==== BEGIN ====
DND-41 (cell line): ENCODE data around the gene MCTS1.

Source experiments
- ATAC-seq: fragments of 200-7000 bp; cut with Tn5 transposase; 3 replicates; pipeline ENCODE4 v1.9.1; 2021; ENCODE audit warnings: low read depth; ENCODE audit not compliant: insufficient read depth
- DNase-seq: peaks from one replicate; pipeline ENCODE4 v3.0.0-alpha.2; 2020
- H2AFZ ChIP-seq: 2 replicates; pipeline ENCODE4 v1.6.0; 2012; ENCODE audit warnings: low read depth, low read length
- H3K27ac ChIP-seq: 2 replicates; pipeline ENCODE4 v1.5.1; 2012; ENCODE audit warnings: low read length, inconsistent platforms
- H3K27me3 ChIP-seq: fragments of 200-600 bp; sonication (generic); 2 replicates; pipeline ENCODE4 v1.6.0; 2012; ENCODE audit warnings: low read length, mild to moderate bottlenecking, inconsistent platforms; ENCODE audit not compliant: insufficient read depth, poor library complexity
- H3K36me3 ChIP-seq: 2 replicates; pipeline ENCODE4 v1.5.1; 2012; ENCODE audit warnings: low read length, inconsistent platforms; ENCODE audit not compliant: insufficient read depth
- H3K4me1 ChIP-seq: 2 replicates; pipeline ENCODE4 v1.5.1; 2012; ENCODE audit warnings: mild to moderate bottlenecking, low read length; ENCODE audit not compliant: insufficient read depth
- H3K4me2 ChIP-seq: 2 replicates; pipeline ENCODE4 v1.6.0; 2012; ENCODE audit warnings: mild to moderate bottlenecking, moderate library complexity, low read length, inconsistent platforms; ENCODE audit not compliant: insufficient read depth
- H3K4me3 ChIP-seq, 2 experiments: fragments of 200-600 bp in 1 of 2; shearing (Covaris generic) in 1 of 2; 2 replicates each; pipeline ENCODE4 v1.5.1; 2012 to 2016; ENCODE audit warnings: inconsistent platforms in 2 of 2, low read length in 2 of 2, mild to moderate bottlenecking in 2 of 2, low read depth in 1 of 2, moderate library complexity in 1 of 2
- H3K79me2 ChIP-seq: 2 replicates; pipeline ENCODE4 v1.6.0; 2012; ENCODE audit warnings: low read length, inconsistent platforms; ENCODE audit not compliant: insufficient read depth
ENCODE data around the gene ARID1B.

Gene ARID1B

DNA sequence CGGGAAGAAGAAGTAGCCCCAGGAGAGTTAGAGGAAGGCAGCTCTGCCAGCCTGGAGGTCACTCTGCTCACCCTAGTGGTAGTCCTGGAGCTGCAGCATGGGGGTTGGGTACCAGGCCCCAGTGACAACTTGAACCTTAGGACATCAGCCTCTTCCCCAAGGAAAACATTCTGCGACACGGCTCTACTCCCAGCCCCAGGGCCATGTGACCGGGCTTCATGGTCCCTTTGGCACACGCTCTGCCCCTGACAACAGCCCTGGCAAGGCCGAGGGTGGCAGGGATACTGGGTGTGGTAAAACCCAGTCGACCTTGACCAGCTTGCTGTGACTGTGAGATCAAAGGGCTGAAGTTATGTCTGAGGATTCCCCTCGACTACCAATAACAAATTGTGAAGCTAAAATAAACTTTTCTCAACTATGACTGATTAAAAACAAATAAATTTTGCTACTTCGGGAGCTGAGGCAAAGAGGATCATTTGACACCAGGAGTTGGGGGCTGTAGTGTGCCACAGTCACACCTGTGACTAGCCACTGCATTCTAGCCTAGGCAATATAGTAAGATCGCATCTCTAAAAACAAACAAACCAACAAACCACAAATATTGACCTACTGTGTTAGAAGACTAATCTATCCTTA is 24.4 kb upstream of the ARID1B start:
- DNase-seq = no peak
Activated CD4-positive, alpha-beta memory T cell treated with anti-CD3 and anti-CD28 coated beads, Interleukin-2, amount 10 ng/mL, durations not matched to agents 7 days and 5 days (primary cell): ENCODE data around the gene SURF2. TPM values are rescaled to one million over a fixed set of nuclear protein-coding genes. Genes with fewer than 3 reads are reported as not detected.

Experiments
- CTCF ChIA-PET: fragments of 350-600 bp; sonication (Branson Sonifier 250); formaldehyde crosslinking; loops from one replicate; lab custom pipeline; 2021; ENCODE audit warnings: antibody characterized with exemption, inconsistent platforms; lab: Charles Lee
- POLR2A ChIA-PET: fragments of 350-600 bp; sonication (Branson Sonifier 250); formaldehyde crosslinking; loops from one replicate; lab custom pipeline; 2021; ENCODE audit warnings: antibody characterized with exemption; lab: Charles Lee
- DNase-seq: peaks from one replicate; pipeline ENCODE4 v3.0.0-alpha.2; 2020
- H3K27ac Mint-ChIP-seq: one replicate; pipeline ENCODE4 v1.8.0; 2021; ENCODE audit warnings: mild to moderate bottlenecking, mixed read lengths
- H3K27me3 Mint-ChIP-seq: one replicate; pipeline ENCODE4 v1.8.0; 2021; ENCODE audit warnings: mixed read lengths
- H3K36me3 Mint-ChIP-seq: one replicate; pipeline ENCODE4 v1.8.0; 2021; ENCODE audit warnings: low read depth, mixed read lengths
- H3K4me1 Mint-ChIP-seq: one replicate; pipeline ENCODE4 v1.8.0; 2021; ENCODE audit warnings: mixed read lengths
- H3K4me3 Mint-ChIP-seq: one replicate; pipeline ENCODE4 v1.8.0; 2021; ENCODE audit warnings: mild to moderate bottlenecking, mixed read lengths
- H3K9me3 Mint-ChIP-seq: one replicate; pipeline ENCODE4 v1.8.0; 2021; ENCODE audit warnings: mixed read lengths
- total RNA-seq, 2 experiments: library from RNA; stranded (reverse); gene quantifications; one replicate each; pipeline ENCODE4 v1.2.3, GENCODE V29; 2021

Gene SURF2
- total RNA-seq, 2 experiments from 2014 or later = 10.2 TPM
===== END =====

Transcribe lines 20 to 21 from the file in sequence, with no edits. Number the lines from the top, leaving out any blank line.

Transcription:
- POLR2A ChIA-PET: fragments of 350-600 bp; sonication (Branson Sonifier 250); formaldehyde crosslinking; loops from one replicate; lab custom pipeline; 2021; ENCODE audit warnings: antibody characterized with exemption; lab: Charles Lee
- DNase-seq: peaks from one replicate; pipeline ENCODE4 v3.0.0-alpha.2; 2020